It is late 2014. I am in the obstetric consultant’s office, my knees shaking so badly that all 36 pages of the NICE guidelines I’ve printed out and brought with me keep falling to the floor. I’m picking them up as elegantly as a heavily pregnant woman can when the consultant says:
“So, tell me why you are requesting a caesarean section for this birth.”
“I have mental-health issues,” I reply. “Specifically, a severe panic disorder I was diagnosed with at 21. It has significantly impacted on my life – at one point, I was housebound for four years – and I’m concerned that I won’t fare well, mentally, during an induced birth.”
I have gestational diabetes in this pregnancy, so birth is to be induced at 38 weeks. I will be admitted into hospital and given drugs to start labour, which should take effect over the following three days. My midwife has already warned me that induced contractions are especially painful, and has basically said I should ask for an epidural as soon as I’m on hospital grounds. This effectively means being tied to a bed for three days with a question mark hanging over my head, and I can’t see any of my breathing techniques combating the panic attacks that this might trigger.
I explain this to the consultant, adding: “Since there’s a 22 per cent chance of an emergency C-section associated with inductions, I’d like to request an elective to mitigate any ill mental effects and make the birth as smooth as possible. According to these NICE guidelines, I’m entitled to one,” I pass the consultant my now crumpled and sweaty stack of papers. He does not read them.
“Hmm,” he says. “Birth is a scary thing, but there’s really no reason to panic.”
“Right, but that’s not really how panic attacks wor-”
“We will take very good care of you,” the consultant gets up and ushers me to the door. “Don’t worry about a thing.”
I have a severe panic disorder I was diagnosed with at 21. It has significantly impacted on my life – at one point, I was housebound for four years – and I’m concerned that I won’t fare well, mentally, during an induced birth
“So can I have a C-section?” I ask, confused now, trying to push from my mind the family friend who disapproves of my asking for a C-section “because it’s not like a real birth”. “Because the NICE guidelines state that–”
“No, we won’t be doing that,” the consultant smiles and holds the door open. “Goodbye, Miss Willdo.” The door closes.
For fuck’s sake.
“You’re panicking, I can tell,” the midwife is telling me, not unkindly. “Try and calm down. It’s important for the baby’s heart rate that you calm down. Calm down.”
“I’m trying,” I tell her. Then I vomit into a kidney dish and cry. I am 13 hours into my induction. I started dilating as soon as the drugs were administered, and the contractions rolled in one on top of the other. They were so painful that I kept hopping round the room, and it took three goes to get the epidural needle in. But, for the last 10 hours, I’ve just lain here, labour stalled completely, while I lost myself alternately to utter panic and the oblivion of pain meds. Finally, I start shaking and vomiting and the baby’s heart rate goes through the roof. I have gone into sepsis, it turns out, and the baby is tachycardic, his heart beating four times a second.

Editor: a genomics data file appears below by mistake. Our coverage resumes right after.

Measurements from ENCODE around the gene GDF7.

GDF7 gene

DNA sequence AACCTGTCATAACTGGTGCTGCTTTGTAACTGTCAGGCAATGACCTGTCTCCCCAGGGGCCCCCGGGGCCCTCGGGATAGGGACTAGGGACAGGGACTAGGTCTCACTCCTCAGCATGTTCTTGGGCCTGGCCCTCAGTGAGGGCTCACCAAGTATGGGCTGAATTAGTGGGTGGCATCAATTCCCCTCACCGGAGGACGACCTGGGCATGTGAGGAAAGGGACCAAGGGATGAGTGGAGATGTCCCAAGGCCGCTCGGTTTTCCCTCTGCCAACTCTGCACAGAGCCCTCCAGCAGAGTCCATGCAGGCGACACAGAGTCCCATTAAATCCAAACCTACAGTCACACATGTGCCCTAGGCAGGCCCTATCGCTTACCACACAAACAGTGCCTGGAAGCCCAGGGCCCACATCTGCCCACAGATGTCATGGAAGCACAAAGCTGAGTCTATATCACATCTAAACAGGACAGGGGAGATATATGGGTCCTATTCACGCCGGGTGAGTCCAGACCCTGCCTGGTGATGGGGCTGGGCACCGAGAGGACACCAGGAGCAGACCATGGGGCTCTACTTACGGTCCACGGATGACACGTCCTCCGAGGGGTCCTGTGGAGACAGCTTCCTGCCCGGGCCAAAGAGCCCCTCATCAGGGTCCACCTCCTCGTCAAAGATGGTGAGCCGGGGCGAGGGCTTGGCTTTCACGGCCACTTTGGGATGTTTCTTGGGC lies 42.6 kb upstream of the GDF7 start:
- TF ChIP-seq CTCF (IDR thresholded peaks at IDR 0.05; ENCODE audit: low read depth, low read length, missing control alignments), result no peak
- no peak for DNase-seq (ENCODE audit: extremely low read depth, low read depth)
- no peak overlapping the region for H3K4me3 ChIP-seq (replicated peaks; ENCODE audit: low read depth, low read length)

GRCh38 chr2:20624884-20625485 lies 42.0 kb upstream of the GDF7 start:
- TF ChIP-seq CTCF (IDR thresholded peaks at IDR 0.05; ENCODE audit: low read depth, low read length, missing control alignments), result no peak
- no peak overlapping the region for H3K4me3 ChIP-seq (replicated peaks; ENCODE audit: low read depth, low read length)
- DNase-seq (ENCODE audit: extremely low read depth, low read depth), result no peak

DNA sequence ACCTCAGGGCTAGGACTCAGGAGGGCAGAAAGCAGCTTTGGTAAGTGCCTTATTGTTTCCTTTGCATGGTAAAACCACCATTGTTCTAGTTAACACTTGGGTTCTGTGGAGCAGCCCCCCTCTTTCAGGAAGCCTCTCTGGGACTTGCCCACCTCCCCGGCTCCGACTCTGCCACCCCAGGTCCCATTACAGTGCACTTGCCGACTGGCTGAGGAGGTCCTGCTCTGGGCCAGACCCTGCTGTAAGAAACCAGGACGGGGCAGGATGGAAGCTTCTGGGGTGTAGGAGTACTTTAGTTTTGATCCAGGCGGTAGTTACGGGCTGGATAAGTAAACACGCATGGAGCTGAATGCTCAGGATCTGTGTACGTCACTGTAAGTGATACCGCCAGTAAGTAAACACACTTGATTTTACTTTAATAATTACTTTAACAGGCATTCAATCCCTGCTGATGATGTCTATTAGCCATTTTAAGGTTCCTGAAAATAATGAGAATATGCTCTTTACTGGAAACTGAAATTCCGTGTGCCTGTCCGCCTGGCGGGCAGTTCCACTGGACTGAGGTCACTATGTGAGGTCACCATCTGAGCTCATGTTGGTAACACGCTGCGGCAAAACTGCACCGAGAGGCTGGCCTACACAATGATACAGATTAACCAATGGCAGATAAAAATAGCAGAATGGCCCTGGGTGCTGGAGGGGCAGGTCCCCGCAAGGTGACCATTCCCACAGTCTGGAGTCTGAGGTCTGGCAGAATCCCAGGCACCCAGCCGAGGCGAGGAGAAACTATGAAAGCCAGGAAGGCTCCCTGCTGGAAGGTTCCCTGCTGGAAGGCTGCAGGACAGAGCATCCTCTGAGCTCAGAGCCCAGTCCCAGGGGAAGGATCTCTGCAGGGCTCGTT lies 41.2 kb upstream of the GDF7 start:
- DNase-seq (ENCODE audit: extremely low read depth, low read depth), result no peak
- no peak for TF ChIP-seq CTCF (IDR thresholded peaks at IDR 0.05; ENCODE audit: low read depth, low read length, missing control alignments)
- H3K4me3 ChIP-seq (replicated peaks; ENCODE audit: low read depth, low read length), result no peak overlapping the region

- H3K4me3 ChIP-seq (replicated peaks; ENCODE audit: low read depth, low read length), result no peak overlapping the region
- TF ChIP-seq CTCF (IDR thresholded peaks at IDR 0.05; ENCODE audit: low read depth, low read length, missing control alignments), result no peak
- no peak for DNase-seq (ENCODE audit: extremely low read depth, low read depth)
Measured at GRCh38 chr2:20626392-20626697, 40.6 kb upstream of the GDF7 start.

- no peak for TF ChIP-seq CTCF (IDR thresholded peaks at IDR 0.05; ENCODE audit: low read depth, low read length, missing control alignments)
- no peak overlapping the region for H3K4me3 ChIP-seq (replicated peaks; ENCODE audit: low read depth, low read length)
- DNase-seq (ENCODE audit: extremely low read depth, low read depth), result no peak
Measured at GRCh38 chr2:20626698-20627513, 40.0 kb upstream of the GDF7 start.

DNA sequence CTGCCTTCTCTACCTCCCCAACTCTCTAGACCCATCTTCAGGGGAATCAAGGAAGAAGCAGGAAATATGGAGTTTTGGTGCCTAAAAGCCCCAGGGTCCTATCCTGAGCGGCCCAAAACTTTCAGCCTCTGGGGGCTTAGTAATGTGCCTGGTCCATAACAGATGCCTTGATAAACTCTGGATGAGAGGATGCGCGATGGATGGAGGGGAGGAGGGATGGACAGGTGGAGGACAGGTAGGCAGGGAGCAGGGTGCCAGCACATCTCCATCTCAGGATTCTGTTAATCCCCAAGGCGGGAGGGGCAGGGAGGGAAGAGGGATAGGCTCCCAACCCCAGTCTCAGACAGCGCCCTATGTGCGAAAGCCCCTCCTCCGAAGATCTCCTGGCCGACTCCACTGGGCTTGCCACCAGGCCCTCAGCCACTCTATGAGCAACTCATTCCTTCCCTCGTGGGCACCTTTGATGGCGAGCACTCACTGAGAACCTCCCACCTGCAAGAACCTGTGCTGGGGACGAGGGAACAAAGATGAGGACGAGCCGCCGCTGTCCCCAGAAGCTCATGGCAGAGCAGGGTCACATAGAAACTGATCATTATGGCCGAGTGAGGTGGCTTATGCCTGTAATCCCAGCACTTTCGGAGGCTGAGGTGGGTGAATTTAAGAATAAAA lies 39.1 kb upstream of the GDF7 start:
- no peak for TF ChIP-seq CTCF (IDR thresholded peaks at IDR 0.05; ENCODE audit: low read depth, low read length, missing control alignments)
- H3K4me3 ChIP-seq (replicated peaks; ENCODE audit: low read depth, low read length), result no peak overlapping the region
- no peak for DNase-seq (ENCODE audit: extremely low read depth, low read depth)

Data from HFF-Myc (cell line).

“Leave me, save the baby!” I call melodramatically as I’m wheeled into surgery for an emergency caesarean which, at three minutes from incision to birth, is the least traumatic part of all this. My son is limp, purple and silent when he is born. They take him to an adjacent room because he's not breathing. Time stands still. Then my husband runs in, and proclaims "he has a massive ballsack!", and I realise all is well. By the time they put him on me he is already regaining his colour. I smile at him and gratefully pass out from blood loss.
It is 2017. I am sitting a different consultant’s office, pregnant with my second child – this time with my NICE guidelines in a neat plastic folder – and a take-no-shit expression on my face. My knees are still shaking, though.
“Right,” the consultant begins. “What sort of birth are we looking a-”
“I would like an elective C-section,” I bark, almost. “I am legally entitled to the choice, I have considered the alternatives and I would like a C-section.”
“Gosh,” the consultant says in surprise. “I should think you do. It says here that you developed PTSD from your first birth – which isn’t surprising, reading your notes – and you ended up having an emergency C-section anyway. Frankly, Miss Wilder, I’m surprised we didn’t offer you an elective in the first place, given your mental state.”
“Well, yes,” I stutter, the wind slightly gone from my sails. “I was, too.” Then I tell her the story of the The Tale of the Door-Shutting Consultant.
She doesn’t say anything for a while and then she says this: “I’m sorry. I’m really sorry. In the past, we haven’t done mental health very well here. I know that doesn’t make up for anything, but I am sorry. For what it’s worth, I am recommending you for an elective caesarean, and referring you for two different lots of perinatal mental-health support. I want this process to be as easy on you as possible.”
The family friend I mentioned is present when I tell my loved ones the news. She wrinkles her nose sympathetically: “What a shame you still won’t get to experience a real birth.”
“C-sections are real births,” I tell her. I point at my two-year-old son, playing happily with his trucks and dinosaurs. “He is a real child. All births are real births.”
All births are real births.